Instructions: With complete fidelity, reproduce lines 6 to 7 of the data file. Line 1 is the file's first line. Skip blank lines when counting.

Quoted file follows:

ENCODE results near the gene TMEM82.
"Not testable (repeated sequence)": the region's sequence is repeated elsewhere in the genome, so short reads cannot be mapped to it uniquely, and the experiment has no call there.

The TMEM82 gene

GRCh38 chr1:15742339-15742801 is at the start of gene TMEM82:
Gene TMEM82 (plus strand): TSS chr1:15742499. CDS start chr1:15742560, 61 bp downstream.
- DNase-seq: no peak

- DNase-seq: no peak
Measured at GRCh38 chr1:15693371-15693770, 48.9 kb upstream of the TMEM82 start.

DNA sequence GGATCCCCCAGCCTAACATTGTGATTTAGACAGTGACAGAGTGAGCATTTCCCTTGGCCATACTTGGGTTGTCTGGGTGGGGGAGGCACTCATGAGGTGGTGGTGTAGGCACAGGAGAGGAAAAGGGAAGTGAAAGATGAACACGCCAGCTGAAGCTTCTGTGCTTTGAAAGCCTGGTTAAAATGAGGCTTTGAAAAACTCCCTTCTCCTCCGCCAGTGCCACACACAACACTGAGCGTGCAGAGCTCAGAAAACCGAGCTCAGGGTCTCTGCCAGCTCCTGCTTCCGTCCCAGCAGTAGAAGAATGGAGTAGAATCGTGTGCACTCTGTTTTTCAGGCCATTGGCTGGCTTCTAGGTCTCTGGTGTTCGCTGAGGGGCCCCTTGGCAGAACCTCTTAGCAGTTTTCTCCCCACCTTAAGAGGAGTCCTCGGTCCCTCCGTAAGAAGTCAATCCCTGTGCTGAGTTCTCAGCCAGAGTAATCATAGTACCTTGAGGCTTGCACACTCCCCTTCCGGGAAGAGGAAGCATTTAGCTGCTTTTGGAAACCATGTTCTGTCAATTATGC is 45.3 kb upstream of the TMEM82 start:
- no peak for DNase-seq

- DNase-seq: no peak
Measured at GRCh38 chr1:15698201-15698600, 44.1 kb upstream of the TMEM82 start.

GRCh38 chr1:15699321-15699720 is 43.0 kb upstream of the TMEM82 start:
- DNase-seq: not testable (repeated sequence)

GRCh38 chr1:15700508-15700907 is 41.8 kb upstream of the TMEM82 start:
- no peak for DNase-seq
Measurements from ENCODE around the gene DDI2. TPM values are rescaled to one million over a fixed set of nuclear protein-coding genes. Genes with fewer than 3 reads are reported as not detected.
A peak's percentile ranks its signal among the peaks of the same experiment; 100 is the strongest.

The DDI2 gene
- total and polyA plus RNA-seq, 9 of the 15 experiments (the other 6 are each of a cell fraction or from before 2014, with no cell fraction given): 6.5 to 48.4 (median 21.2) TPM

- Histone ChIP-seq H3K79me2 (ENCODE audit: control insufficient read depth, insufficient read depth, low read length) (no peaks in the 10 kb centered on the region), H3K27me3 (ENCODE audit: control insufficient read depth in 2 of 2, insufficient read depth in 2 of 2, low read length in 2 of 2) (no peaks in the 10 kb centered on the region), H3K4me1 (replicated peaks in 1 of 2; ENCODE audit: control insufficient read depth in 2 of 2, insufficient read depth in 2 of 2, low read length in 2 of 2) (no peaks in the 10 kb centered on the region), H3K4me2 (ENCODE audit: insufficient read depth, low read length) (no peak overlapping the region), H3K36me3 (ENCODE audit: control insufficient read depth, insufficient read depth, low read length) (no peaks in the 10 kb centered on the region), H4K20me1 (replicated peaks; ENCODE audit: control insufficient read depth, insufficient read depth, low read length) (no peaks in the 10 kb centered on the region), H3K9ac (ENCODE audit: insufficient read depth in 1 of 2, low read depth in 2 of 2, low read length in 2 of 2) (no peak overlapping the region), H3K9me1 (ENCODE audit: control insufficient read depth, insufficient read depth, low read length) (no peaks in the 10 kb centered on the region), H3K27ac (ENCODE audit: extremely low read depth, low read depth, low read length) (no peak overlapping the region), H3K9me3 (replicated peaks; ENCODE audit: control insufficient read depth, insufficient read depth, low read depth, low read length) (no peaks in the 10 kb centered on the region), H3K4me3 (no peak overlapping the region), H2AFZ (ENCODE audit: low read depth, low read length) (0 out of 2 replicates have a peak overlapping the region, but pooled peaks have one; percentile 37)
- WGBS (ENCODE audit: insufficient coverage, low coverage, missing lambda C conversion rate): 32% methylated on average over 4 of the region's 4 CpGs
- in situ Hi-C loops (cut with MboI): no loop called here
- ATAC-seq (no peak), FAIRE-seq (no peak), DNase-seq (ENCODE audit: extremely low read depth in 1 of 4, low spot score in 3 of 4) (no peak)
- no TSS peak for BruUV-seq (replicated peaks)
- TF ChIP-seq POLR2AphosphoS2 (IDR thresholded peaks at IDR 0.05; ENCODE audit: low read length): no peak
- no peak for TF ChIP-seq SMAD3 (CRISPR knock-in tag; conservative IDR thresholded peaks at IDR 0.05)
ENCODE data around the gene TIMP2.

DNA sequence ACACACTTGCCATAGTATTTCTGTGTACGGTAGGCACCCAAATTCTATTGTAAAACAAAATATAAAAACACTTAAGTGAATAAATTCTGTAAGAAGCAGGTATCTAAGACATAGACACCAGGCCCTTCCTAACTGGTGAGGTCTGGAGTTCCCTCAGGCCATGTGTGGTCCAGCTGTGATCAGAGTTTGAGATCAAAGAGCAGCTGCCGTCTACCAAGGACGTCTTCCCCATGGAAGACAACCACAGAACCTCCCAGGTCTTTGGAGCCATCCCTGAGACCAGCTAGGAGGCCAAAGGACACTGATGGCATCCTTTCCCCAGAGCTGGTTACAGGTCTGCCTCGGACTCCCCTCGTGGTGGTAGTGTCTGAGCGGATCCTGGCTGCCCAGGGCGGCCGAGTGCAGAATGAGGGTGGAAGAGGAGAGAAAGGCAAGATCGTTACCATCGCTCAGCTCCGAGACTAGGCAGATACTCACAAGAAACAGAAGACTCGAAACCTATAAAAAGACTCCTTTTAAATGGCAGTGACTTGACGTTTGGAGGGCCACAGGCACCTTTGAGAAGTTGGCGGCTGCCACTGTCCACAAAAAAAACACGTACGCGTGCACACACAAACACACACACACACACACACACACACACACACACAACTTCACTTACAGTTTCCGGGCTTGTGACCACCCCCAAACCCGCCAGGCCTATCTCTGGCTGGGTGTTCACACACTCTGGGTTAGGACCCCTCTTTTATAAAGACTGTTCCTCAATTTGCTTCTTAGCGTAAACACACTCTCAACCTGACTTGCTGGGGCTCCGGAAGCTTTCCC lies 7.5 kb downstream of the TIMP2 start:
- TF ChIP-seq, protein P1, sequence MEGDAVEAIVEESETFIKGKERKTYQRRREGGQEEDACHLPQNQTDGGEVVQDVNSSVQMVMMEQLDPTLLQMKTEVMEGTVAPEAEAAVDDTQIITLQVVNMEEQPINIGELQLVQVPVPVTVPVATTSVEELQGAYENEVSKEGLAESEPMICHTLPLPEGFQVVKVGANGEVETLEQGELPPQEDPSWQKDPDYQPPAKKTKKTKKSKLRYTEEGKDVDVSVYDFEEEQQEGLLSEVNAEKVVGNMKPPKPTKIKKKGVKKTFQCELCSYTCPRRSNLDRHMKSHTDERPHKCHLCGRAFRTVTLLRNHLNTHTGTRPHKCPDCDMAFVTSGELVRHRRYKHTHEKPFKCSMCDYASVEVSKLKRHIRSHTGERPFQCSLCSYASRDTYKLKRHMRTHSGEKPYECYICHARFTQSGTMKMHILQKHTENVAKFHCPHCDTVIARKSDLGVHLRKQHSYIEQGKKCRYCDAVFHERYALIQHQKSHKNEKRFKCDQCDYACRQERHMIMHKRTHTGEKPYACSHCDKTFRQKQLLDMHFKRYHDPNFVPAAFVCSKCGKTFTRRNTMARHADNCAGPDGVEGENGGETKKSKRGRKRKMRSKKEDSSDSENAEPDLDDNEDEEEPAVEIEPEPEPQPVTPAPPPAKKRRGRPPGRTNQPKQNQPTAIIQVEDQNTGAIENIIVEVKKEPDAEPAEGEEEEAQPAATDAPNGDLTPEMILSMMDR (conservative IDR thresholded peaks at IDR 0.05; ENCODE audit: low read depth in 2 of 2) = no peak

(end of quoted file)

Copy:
- DNase-seq: no peak

- DNase-seq: no peak